Tags: Kathy Fettke | Hedge Funds | Risk | Housing Recovery

Real Wealth Network's Fettke: Hedge Funds Are Biggest Risk to Housing Recovery

By Glenn J. Kalinoski and Kathleen Walter   |   Wednesday, 29 May 2013 07:53 AM

Investors represent the biggest risk to derailing the housing recovery, said Kathy Fettke, founder and CEO of Real Wealth Network, a California real estate services and consulting company.

"[This includes] big hedge funds coming in, not really understanding values, paying too much, driving prices up, that could create another bubble and then another crash," Fettke said in an exclusive interview with Newsmax TV. (Hedge funds are commonly defined as an investing group usually in the form of a limited partnership that employs speculative techniques in the hope of obtaining large capital gains.)

"If we could just get the first-time buyers back in the market: they're having a hard time competing. They're the ones who are going to be able to gauge value a little bit better because they'll know what they can and cannot afford."

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She said the markets Wall Street has invested in include Phoenix, Las Vegas, parts of California that include Riverside and Sacramento as well as sections of Florida.

Editor's Note: Billionaires Dump Stocks. Prepare for the Unthinkable.

"There' s just been too much investor activity and we're seeing prices go up as much as 2 percent every month, even more than that," she said.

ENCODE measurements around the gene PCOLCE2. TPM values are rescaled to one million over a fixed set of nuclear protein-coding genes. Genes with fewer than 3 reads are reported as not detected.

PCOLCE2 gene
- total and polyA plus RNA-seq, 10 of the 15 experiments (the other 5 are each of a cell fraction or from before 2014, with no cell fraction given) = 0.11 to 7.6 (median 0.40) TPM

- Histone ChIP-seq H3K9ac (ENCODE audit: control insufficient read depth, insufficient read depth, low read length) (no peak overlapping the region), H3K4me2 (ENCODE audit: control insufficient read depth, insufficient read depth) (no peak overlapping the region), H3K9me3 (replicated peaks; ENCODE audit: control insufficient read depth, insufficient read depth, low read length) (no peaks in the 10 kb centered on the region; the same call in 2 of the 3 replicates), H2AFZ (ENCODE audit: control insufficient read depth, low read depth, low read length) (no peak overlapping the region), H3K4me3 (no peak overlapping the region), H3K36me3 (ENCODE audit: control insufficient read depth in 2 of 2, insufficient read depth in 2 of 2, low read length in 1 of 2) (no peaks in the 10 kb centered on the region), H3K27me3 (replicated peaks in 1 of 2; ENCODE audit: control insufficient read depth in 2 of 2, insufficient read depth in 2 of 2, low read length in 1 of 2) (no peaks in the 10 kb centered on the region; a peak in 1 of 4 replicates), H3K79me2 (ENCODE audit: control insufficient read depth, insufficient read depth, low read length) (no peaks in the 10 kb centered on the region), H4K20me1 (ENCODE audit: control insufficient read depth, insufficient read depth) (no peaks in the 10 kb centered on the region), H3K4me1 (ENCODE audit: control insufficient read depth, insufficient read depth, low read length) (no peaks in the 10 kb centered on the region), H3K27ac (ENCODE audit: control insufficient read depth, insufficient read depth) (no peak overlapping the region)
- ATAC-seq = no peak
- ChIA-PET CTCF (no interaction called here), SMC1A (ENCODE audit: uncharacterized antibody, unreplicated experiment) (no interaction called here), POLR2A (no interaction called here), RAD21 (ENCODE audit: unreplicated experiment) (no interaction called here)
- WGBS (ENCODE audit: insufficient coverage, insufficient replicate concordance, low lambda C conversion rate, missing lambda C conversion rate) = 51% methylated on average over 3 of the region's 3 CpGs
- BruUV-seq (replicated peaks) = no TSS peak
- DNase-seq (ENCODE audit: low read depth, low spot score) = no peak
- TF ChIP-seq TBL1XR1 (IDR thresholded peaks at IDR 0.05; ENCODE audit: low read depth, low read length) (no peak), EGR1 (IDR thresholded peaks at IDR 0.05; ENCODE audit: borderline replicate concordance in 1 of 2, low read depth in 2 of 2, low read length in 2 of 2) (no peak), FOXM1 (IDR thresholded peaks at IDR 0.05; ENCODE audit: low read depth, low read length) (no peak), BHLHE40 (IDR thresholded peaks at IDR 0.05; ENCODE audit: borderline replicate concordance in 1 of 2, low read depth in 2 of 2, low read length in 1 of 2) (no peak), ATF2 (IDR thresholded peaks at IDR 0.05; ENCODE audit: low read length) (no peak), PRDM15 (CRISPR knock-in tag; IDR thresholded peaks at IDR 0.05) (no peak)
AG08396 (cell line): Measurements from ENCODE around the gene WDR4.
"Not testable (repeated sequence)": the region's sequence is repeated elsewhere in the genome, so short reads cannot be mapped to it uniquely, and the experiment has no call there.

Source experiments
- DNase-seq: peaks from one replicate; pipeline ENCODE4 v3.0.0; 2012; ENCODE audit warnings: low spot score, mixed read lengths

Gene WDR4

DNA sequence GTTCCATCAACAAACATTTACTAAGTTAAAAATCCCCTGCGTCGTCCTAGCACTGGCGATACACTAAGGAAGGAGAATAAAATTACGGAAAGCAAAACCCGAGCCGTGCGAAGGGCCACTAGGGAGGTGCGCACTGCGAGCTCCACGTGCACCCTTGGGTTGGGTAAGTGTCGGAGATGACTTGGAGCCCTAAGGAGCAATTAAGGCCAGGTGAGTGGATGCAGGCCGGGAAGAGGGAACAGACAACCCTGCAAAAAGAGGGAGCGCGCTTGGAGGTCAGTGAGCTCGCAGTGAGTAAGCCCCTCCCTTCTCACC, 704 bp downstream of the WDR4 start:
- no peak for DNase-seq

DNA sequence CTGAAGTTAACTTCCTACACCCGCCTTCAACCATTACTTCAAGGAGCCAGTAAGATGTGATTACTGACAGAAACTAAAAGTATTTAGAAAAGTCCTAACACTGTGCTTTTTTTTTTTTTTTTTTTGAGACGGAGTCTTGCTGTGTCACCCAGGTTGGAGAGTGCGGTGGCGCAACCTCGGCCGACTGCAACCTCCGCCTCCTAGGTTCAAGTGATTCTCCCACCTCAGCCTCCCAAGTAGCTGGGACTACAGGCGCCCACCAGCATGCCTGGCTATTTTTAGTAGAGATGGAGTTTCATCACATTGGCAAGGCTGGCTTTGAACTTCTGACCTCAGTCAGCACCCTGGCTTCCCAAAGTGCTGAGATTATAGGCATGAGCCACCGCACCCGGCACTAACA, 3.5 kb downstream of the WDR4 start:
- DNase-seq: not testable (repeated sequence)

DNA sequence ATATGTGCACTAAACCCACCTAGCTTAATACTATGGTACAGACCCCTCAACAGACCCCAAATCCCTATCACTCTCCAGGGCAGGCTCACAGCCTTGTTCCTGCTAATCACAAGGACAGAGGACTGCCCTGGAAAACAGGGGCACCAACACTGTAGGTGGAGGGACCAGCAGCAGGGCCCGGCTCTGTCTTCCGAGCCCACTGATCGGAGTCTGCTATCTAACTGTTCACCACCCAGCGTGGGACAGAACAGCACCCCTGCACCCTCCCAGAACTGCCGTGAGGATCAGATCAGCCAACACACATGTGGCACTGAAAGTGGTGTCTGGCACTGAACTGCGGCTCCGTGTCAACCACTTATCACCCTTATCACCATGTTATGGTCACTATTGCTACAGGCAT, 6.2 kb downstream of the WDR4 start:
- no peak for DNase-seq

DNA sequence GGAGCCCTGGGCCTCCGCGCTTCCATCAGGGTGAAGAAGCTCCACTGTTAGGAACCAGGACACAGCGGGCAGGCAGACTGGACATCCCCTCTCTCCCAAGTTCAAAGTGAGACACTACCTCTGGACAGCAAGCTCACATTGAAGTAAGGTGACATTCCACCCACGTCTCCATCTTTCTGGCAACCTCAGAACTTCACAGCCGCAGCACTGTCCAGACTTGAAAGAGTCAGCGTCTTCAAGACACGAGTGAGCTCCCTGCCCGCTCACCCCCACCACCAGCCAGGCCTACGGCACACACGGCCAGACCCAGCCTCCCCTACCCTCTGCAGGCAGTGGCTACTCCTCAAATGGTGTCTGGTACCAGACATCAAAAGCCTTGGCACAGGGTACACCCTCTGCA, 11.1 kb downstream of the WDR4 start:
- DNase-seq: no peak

She also cited a group of investors she spoke with in the Sacramento area.

"One was an old-time real estate agent and investor," Fettke said. "She knows the market. She knows what she's doing. And she confessed: 'I know I'm paying too much for a property, but I'm doing it anyway because I'm afraid there won't be any left,'" she said.

"When we are driven by fear, it doesn’t usually work. There will always be more property out there, maybe just not right now. One way you can tell if you're overpaying is the average home price needs to be no more than three to four times the average income."

She also commented on some banks that are not foreclosing.

"They've sold the notes, keeping those homeowners in their homes and maybe modifying the loans," she said. "What we thought was this big shadow inventory isn't really going to hit in those areas. That kind of surprised a lot of people."

Editor's Note: Billionaires Dump Stocks. Prepare for the Unthinkable.

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